Radial Deflection of a rotating shaft

In summary, the conversation involved a series of questions that became progressively more vague. The first question asked for the output speed and torque of a gearbox given the input power and efficiency. The second question asked for the design of a shaft to transmit the gearbox output torque. The third question asked for the maximum radial deflection of the centrifugal pump impeller at the end of the shaft. The conversation also discussed the use of sensible engineering assumptions and the selection of materials for the shaft. The final question was unclear and potentially related to the forces and deflection on the shaft caused by the centrifugal pump. Overall, the conversation touched on topics such as radial deflection, torsion, whirling, and hydraulic and mechanical unbalance.
  • #1
billy_joule
Science Advisor
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This is a series of question that appear to become more and more vague, the last part has me stumped.

1. Homework Statement

A) I have an electric motor that produces 0.4 HP of shaft power at a speed of 2800rpm. What will the gearbox speed and torque be on the output of a 1:5 (in : out) gearbox? Assume a 96% efficient gearbox

B) design a shaft that is 100mm long to transmit the gearbox output torque of the above problem using sensible engineering assumptions. Select a material and design the diameter.

C) assume that you have a centrifugal pump impeller at the end of the shaft you designed in the above problem. What will be the maximum radial deflection at the tip of the centrifugal impeller with respect to the shaft? Assume that the impeller is rigid (does not deflect) and has a diameter of 100mm. Assume all deflection is from the 100mm long shaft only.

The Attempt at a Solution


[/B]

Question A) is straight forward:
Poutput = Pin *η = 0.4HP * 0.96 = 0.384 HP

Rpmout = Rpm in * 5/1 = 14,000 RPM

HP = RPM* T / 5252

Tout = HPout*5252/RPM
= 0.386HP *5252 / 14,000 RPM = 0.1448 ft lbFor Question B), I think the simplest interpretation is "how thick must a solid shaft be to resist 0.1448 ft lb of torsion?"
I choose 316 SS (SS because it's for a pump, 316 because it's common) with yield stress of 205 MPa and a safety factor of 3.
So
0.1448 ft lb = 0.1963 Nm

τmax = 205 MPa/3 = 68.3 MPa
d55d8906a31aceb09920397449d992b2.png
= (16x 0.1963 Nm / (π * 68.3 MPa) )1/3

= 2.446 mm

Which is expectedly thin, and such a slender shaft would likely undergo whirling before 14,000rpm.

Would the next step be to find the minimum diameter that gives a critical speed beyond 14,000rpm?
That would require some assumptions about how it's supported, simply supported at both ends would be the obvious assumption.

Part C) has me stumped:

What will be the maximum radial deflection at the tip of the centrifugal impeller with respect to the shaft? Assume that the impeller is rigid (does not deflect) and has a diameter of 100mm. Assume all deflection is from the 100mm long shaft only.

I would think the only radial stress would be due to the centrifugal force on the self weight of the shaft (and the blade weight if I estimated and included it).

Is it really asking me find the increase in radius of the shaft due to the speed of rotation?

I've only ever seen radial deflection in the context of pressure vessels & piping. I understand blade tip clearance is important but I'd assume the radial deflection of the shaft is inconsequential compared to the that of the blades themselves. Or is there some other interpretation?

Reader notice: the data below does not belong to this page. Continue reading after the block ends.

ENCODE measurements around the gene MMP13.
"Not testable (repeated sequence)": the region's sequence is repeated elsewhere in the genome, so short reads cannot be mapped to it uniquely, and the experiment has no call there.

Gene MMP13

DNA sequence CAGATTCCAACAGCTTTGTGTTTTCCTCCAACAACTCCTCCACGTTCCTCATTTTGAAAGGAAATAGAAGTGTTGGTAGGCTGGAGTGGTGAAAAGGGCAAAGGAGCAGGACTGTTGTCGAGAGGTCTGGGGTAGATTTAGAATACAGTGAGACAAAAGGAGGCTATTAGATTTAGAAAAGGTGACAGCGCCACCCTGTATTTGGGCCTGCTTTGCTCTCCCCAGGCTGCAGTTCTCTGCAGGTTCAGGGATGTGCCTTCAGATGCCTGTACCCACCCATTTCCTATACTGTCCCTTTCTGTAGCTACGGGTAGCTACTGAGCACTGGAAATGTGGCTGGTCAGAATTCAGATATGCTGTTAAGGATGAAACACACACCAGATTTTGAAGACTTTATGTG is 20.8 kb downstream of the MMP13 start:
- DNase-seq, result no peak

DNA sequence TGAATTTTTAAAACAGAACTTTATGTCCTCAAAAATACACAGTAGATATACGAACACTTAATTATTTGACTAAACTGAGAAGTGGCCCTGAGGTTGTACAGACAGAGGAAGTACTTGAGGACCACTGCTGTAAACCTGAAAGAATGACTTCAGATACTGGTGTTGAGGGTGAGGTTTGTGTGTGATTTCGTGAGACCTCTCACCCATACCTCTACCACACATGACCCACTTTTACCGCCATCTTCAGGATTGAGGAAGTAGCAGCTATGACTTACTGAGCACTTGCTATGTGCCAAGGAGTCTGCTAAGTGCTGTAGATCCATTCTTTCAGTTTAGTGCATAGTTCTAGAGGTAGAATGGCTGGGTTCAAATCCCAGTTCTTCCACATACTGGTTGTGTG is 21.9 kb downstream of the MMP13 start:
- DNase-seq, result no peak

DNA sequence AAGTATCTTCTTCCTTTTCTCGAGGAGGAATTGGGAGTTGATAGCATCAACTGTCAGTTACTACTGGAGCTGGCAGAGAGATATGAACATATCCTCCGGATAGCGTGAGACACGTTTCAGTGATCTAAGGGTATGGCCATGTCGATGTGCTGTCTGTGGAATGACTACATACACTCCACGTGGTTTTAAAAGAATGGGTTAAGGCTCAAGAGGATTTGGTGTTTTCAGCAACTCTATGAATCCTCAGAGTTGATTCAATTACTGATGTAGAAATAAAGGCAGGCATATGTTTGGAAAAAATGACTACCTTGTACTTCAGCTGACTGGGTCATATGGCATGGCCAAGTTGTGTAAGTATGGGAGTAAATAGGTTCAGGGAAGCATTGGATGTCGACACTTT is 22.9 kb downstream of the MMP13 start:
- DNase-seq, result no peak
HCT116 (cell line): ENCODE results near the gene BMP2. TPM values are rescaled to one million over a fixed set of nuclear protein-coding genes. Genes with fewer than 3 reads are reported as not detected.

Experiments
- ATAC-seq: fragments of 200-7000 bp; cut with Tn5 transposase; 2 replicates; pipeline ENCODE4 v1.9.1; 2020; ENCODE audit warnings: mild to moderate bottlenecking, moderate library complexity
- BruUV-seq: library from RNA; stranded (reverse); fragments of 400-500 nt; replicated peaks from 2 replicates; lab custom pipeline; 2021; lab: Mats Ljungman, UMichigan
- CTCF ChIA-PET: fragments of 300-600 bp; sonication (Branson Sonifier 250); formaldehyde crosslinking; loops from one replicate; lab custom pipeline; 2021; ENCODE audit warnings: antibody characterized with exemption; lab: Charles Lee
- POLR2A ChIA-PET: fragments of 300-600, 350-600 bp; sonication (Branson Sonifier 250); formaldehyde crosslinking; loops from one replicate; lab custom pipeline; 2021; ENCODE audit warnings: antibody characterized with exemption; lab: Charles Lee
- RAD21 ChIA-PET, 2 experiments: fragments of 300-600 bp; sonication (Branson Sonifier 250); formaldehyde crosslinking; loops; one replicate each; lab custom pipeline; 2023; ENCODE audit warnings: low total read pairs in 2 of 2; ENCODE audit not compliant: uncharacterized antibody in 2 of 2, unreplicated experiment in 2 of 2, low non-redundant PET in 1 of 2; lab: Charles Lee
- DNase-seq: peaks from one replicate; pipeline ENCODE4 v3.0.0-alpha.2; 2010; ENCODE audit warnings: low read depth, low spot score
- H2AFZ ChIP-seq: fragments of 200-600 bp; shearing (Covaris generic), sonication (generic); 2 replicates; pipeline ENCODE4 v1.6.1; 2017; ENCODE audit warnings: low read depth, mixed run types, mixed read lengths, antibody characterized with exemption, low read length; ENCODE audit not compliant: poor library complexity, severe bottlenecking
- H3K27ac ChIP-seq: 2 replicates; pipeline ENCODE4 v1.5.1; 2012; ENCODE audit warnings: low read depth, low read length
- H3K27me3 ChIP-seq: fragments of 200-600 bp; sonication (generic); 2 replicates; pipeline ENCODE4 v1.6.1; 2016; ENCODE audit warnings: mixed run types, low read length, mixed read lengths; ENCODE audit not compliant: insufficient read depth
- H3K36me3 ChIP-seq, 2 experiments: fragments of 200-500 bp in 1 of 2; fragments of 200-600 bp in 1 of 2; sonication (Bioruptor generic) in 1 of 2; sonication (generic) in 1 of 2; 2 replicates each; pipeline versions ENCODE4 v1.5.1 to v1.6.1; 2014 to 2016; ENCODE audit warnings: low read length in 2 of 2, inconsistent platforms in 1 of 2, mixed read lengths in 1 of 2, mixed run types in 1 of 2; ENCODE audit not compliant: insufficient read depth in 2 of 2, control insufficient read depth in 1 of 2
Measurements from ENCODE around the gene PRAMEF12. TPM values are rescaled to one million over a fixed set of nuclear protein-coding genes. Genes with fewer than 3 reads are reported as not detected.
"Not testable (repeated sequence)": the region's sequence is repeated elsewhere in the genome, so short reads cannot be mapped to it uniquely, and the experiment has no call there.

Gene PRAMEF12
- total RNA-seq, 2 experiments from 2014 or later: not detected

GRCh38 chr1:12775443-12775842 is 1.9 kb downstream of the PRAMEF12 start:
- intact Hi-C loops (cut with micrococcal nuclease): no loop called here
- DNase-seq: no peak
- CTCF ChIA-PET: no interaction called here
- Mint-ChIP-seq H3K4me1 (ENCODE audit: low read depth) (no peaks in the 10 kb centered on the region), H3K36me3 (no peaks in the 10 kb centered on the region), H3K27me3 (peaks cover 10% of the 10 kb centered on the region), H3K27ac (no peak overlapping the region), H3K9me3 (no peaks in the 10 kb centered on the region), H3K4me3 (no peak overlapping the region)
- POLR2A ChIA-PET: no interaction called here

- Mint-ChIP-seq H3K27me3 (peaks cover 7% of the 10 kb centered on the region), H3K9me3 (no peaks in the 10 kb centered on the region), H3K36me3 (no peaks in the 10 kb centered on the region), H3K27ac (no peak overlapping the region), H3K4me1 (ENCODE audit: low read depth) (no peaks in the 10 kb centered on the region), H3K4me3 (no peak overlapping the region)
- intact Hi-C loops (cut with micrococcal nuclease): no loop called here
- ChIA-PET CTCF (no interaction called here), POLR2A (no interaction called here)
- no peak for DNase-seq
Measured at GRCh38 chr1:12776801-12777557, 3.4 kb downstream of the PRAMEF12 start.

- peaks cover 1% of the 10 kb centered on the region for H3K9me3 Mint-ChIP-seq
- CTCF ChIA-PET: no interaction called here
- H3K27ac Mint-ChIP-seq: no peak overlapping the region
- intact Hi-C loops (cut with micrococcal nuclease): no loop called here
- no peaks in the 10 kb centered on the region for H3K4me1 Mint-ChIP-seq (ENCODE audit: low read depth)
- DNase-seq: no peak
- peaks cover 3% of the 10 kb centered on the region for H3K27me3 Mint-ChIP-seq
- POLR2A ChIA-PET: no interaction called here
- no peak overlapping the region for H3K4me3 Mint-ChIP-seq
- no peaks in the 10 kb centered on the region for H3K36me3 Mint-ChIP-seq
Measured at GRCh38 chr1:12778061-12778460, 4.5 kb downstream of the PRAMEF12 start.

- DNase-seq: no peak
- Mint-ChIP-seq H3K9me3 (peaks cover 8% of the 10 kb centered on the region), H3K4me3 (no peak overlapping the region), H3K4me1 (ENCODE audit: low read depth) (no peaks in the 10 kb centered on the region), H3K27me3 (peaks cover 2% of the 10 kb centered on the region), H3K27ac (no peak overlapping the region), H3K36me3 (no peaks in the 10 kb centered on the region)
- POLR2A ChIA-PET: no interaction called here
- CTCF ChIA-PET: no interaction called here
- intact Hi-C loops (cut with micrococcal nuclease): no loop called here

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  • #2
The final question is practically gibberish . Even if we could put a meaningful interpretation on it there is still not enough data to get an answer .

The only thing that somewhat makes sense is that questioner is suggesting that CF pump is a crude single outlet type which discharges water tangentially to rotor . In that case rotor sees a torque and a radial load .
 
  • #3
billy_joule said:
Is it really asking me find the increase in radius of the shaft due to the speed of rotation?

No, I think it is asking what force the fluid will exert upon the shaft.

This gives some idea of what it is all about.
http://www.mcnallyinstitute.com/06-html/6-5.html
 
  • #4
Nidum said:
The final question is practically gibberish . Even if we could put a meaningful interpretation on it there is still not enough data to get an answer .

Thanks, that's what I thought. The problem is, this is a part of a 'take home test' for a graduate engineering role I interviewed for at a prestigious aerospace company, so it's particularly high stakes homework for me. At this point, I think It'll be better to skip it rather than plough through and get some result based on a string on assumptions.
256bits said:
No, I think it is asking what force the fluid will exert upon the shaft.

This gives some idea of what it is all about.
http://www.mcnallyinstitute.com/06-html/6-5.html

It seems the radial force (if any) depends on where on the pump curve the pump is operating, something I have absolutely no info on. I'd also need info on the geometry of the shaft support at the pump.

Any time a centrifugal pump operates away from its best efficiency point a radial force is generated that will attempt to bend the shaft. This can cause a rotating component, such as a wear ring or mechanical seal to contact a stationary component causing damage to either or both of them.
 
  • #5
I know it says radial deflection but it could be loosely interpreted as torsion wise deflection - ie shaft twist . You have enough information to work that out properly .

In any case working out twist of a tentative shaft design to see if it is within safe limits would be a good thing to do .

Since your first shaft comes out at such small diameter you may like to choose a more generous size based on ' engineering judgement ' and give an explanation of reasons in your answer .

You could also give a descriptive account of concerns about whirling and hydraulic and mechanical unbalance .
 
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  • #6
billy_joule said:
It seems the radial force (if any) depends on where on the pump curve the pump is operating, something I have absolutely no info on. I'd also need info on the geometry of the shaft support at the pump.

Not all impellers are enclosed within a housing.